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Impact of school closings in the context of the COVID-19 health emergency

By: Andres Pacherres and Stephany Santos

Education is a fundamental right of the individual and society. It transforms lives and is a fundamental tool for human development. (UNESCO, 2021) Investing in education implies investing in a better society for citizens. However, this right has been affected since the arrival of the COVID-19 health emergency. Since March 11, when the state of national health emergency was declared, to date all children have not yet returned to school either in a fully face-to-face or semi-presential format. To understand the closure of schools and the return to face-to-face classes, it is necessary to analyze information and experiences from other countries. However, the most important factor is the context of each country, region and community.

Globally, the control and status of the pandemic is heterogeneous among the 5 regions. For example, vaccination is progressing at an uneven pace with regions such as Europe and North America exceeding 40% of the population fully immunized. In the opposite direction, the African region has barely been able to fully immunize 2.3% of its population (Our World in Data, 2021). The World Health Organization has criticized the actions of high-income nations in having approved the use of third doses or boosters, calling for prioritizing equity in vaccine distribution globally (New York Times, 2021).

COVID-19 in children and adolescents

In the global scenario, it is important to contextualize which new variants of SARS-CoV-2 are currently predominant. The greatest emphasis is being placed on the variants termed "Delta" and "Lambda" by the WHO. The Delta variant is the variant that has the highest human-to-human transmissibility, being 60% more transmissible than the Alpha variant. It has also been reported to have a greater capacity to infect respiratory tract cells. On the other hand, the Lambda variant is the predominant one in our territory.

Epidemiological characteristics of children and adolescents vary from country to country based on restrictions, vaccination, social determinants, etc. It is worth mentioning that age is a very important factor in COVID-19 mortality. In this regard, children have a case fatality rate for infection between 0.001 and 0.01% compared to older adults who have a case fatality rate higher than 5 or 10%. Likewise, hospitalizations, severe illness and ICU requirements among children and adolescents were very low compared to other age groups. In this regard, according to reports from England, deaths associated with COVID-19 in children are very rare. However, other factors such as: emerging variants (Delta and Lambda), comorbidities and "persistent or long COVID" should be considered. (Nature, 2021).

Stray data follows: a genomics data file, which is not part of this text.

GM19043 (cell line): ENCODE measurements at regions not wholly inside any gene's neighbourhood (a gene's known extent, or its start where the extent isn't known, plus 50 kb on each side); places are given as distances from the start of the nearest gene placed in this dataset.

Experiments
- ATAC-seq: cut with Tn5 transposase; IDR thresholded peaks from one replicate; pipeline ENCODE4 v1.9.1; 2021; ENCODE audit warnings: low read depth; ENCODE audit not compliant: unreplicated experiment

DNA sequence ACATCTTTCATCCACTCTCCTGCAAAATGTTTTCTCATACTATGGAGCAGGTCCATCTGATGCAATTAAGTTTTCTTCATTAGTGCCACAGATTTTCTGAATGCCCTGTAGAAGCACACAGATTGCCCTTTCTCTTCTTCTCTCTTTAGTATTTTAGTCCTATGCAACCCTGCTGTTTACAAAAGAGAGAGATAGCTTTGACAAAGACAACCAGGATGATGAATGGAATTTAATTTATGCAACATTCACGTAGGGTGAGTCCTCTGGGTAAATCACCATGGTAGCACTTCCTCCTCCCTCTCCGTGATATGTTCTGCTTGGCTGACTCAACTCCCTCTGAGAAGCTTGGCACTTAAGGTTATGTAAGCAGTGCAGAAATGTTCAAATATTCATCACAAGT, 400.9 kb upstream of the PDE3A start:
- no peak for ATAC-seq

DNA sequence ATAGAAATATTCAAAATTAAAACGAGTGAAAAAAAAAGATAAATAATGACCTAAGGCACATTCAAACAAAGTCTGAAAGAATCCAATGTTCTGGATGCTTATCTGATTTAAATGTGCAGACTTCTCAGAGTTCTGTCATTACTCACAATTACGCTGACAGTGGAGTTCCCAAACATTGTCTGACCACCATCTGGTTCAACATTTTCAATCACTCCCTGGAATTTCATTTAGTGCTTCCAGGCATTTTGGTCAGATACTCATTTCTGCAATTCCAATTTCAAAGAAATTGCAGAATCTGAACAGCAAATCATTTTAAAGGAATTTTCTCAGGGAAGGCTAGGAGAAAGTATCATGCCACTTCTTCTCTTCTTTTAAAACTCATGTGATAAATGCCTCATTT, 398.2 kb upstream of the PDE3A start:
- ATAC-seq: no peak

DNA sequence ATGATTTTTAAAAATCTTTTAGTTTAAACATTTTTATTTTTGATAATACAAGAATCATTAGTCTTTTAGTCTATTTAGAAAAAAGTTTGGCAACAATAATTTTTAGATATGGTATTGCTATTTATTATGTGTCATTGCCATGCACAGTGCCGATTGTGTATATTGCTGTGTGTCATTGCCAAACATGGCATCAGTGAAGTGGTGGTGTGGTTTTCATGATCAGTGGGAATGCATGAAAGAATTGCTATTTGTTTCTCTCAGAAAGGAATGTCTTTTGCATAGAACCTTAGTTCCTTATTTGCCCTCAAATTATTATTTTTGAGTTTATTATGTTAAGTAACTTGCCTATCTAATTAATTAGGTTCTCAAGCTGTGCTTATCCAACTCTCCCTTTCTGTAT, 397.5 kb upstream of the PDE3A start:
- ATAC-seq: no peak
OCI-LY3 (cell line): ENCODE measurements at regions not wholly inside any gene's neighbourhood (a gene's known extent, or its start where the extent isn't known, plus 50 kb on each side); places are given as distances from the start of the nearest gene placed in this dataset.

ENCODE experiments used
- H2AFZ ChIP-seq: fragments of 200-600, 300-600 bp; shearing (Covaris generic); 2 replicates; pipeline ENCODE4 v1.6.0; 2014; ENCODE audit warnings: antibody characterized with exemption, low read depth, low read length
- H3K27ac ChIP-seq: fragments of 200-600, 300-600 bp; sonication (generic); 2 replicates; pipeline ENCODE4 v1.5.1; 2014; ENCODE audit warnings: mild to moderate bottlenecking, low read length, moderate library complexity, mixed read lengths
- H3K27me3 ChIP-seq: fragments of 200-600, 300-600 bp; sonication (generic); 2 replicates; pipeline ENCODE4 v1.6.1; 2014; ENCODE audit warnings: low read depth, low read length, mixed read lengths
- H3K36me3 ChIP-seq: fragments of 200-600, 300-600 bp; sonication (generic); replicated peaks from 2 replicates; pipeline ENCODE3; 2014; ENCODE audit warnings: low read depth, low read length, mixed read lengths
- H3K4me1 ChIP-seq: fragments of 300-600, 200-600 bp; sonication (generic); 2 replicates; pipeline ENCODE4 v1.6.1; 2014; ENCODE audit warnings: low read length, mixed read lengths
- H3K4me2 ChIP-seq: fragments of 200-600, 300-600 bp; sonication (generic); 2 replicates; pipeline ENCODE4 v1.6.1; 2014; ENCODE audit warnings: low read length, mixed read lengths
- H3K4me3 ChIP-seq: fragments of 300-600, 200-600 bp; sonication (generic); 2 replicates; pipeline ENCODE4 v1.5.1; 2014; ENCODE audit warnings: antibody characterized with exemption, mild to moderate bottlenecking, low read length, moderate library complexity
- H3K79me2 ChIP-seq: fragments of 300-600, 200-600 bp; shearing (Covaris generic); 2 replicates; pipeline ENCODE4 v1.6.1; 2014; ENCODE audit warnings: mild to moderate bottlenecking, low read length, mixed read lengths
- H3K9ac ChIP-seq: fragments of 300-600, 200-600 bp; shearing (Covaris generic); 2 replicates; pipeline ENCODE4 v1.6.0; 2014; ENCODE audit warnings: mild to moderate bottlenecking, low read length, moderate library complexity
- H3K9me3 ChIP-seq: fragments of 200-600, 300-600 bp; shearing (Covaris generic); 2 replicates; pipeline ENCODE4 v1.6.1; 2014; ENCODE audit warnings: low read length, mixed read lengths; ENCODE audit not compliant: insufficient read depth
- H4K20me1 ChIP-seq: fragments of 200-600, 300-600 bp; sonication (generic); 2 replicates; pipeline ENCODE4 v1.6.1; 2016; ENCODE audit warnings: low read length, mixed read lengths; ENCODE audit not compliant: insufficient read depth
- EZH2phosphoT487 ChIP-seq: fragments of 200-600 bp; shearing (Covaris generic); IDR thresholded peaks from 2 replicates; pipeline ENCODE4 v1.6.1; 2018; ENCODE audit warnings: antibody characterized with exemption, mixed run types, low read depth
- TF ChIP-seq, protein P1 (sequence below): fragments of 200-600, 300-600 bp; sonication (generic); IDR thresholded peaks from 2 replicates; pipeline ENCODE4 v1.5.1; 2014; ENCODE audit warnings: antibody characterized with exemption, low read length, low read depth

Effects of school closures

The implementation of distance education programs in Peru was very heterogeneous between private and public sectors. Private schools used different platforms to connect synchronously and asynchronously with their students while the public sector used the strategy of "Aprendo En Casa" (I learn at home) through TV and radio, as well as the delivery of tablets.

The impact on the learning process is big for this generation. The World Bank estimates that this would mean the loss of 2.4 years of education. Evidence has been generated from the context of other countries such as Belgium, which reported a decrease in math and language averages by 2020. Likewise, it was reported that grade point averages were 1/5 lower compared to previous years and this increase if mothers have a lower educational level or live in a poor neighborhood. On the other hand, in Brazil, scores on standardized tests decreased and it is estimated that students learned 27.5% of what they would have learned face-to-face. (Lichand, Doria, Neto & Cossi, 2021).

There are also negative effects on adolescent girls, such as an increase in the risk of marriage by almost 25% per year. This results in 2% of girls not returning to school (UNICEF, 2021). It has been estimated that for every additional 3 months of total quarantine, there is a 20% increase in cases of sexual violence, with an estimated 15 million new cases (UNFPA, 2020). (UNFPA, 2020). The closure of educational institutions, prolonged quarantines, loss of family members and, consequently, orphanhood, leave adolescent girls vulnerable to sexual abuse and child marriage.